the staff of the Ridgewood blog
New Bridge Landing NJ, Experience history in one of the storied places where it was made!
\Pinkster is celebrated with a Maypole Dance at 1:30 & 3:00 pm with a participation session during the country dances. Ridley and Anne Enslow are featured on fiddle and hammered dulcimer. In the outkitchen cooks will be naturally dyeing eggs for Pinkster and making oliebollen, Dutch Donuts. This event features fun children’s games. The 3 houses including the Steuben House a state-historic site and the barn are open for tours.
Final weekend for our Needle to Cloth: Girls Samplers and Needlework exhibit, exhibit located in the Steuben House. Deborah Powell, BCHS past president and Museum Collection Chair, will be giving an illustrated talk on the Jersey Dutch at 2:30 pm. Broom making in the barn. Pinkster cake and raspberry punch are available in the Campbell-Christie House Tavern along with other refreshments. Jim the Blacksmith is working his trade at the site. Children’s activity, ask at the gate.
All 3 Jersey-Dutch sandstone houses, including the Steuben House, a state historic site, are connected by an ADA compliant gravel walking path. Weather permitting the Westervelt-Thomas Barn will be open. Free parking is available or take a train on the Pascack Valley Line from Secaucus via NJ Transit to the “New Bridge Landing” train stop. Walk one block north & east. By car, HNBL is only 7 miles from the GWB.
Historic New Bridge Landing: An American Revolutionary War Battleground including 3 Jersey-Dutch Sandstone Houses, exhibits of BCHS collections, tavern, gift shop, outkitchen & barn. $12 adults, $7 students, BCHS members free. (Become a member and support our efforts!, $20 individual / $30 household).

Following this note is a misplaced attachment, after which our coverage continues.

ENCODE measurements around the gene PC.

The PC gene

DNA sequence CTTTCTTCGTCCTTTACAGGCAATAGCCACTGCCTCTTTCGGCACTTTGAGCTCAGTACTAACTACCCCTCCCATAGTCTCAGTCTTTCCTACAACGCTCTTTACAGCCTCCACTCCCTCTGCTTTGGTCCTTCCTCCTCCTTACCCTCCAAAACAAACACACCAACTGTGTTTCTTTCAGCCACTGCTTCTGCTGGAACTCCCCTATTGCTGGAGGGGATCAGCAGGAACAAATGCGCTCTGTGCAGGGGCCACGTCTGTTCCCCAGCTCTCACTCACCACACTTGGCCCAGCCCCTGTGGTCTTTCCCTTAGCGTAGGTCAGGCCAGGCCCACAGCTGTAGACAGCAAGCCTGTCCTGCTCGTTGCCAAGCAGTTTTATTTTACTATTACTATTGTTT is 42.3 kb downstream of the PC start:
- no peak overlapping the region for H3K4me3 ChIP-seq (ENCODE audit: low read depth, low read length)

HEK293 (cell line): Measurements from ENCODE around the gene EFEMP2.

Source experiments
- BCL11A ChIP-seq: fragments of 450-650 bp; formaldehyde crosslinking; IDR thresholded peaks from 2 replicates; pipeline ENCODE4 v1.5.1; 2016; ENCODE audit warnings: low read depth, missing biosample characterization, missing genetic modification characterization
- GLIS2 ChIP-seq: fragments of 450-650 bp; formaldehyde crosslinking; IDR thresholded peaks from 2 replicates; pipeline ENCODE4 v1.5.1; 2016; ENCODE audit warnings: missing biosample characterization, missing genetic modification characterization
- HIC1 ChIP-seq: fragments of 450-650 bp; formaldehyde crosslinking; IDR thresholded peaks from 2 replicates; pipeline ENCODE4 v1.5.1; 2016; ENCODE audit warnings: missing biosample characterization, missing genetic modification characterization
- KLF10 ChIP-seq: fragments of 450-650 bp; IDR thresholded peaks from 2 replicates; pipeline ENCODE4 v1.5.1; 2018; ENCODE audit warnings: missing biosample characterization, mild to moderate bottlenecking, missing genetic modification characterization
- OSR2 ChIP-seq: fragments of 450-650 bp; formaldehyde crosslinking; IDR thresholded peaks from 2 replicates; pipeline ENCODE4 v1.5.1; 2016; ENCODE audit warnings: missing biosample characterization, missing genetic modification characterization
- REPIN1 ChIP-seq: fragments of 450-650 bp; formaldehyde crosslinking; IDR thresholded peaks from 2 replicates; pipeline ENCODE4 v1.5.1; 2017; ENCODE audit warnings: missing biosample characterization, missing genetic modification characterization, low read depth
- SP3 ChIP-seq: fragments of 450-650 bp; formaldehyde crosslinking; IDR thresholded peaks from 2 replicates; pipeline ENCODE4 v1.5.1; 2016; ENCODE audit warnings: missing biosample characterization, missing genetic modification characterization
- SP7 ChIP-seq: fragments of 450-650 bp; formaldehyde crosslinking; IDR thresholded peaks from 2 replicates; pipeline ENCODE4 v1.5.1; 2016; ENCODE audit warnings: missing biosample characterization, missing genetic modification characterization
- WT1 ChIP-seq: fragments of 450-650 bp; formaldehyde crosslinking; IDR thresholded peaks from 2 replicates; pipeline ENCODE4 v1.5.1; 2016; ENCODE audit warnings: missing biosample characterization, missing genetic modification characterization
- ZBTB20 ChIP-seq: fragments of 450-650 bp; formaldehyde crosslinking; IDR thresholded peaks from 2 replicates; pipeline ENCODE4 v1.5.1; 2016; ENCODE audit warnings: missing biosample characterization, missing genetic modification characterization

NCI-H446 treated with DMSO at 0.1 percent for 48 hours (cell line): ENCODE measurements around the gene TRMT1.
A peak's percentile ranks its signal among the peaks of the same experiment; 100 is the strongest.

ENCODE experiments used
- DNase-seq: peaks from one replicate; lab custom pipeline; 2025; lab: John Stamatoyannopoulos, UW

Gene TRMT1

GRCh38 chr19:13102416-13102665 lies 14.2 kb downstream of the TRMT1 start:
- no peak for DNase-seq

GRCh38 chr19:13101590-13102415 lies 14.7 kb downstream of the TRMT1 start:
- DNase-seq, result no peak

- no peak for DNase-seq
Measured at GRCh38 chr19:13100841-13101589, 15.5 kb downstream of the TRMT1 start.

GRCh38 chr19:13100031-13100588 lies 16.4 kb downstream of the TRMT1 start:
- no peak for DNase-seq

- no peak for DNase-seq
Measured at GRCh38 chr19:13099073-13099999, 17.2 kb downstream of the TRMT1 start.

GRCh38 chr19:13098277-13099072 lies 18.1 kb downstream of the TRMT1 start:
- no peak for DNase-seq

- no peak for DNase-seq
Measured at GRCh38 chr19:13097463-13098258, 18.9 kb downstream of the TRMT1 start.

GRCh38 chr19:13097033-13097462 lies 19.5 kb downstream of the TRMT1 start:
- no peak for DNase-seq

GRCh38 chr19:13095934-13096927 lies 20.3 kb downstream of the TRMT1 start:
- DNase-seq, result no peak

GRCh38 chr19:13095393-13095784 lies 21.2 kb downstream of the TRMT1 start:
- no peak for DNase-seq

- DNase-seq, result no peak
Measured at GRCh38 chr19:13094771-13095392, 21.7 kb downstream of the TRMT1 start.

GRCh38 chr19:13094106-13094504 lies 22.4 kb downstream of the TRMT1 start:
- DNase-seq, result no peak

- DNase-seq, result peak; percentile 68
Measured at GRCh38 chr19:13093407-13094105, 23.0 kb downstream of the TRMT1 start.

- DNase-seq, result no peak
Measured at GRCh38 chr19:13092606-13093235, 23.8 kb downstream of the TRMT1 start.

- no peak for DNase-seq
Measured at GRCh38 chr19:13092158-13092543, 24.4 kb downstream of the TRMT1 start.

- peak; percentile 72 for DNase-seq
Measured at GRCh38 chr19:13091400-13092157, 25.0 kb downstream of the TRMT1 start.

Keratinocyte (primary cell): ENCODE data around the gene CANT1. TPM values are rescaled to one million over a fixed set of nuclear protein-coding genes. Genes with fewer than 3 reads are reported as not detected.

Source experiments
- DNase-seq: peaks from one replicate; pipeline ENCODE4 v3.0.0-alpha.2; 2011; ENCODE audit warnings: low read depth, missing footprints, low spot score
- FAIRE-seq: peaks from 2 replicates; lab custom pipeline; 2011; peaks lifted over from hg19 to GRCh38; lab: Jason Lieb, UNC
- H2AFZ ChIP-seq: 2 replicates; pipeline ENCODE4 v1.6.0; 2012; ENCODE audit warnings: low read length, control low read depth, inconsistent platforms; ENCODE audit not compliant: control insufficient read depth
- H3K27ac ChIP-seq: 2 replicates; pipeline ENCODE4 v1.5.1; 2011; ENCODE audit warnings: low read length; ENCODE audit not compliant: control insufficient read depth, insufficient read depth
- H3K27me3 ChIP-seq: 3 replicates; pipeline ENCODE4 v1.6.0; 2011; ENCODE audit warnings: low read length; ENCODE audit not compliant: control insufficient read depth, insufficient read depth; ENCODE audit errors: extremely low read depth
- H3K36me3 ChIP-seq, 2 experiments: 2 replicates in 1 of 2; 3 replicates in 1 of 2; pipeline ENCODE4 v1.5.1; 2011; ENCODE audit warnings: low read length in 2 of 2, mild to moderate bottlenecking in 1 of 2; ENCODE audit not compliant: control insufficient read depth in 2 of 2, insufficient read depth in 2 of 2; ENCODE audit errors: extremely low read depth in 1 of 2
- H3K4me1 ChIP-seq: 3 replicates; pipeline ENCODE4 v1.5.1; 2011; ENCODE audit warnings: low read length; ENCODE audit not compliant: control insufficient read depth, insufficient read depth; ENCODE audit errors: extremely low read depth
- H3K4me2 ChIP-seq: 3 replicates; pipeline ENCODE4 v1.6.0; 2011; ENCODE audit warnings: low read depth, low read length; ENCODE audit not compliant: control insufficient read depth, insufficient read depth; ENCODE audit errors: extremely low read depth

HNBL, 1201 Main St., River Edge, NJ.
Traveling by carriage from Newark to view the Passaic Falls in Paterson on June 6, 1797, William Dunlap noted in his diary, “The borders of the Pasaick [River] are colour’d by the Iris now in bloom. On the rocks near the [Great] Falls was the Kalmia [or mountain laurel], the wild Columbine & wood pink. The settlements along the river are Dutch, it is the holiday they call pinkster & every public house is crowded with merry makers & waggon’s full of rustic beaus & belles met us at every mile.”
The name of the holiday derives from the Greek word, Pentecost, meaning “fiftieth day,” which originally signified the ancient Jewish celebration of the first fruits of the harvest, arriving seven weeks after Passover. On the seventh Sunday after Easter, Christians commemorate the descent of the Holy Spirit upon the Apostles. The English identified this holiday with the white garments of baptismal candidates, calling it Whitsunday or “White Sunday.” Among the Jersey Dutch, a rose-colored Azalea blossom, known as the “Pinxter blomachee,” was the May bush.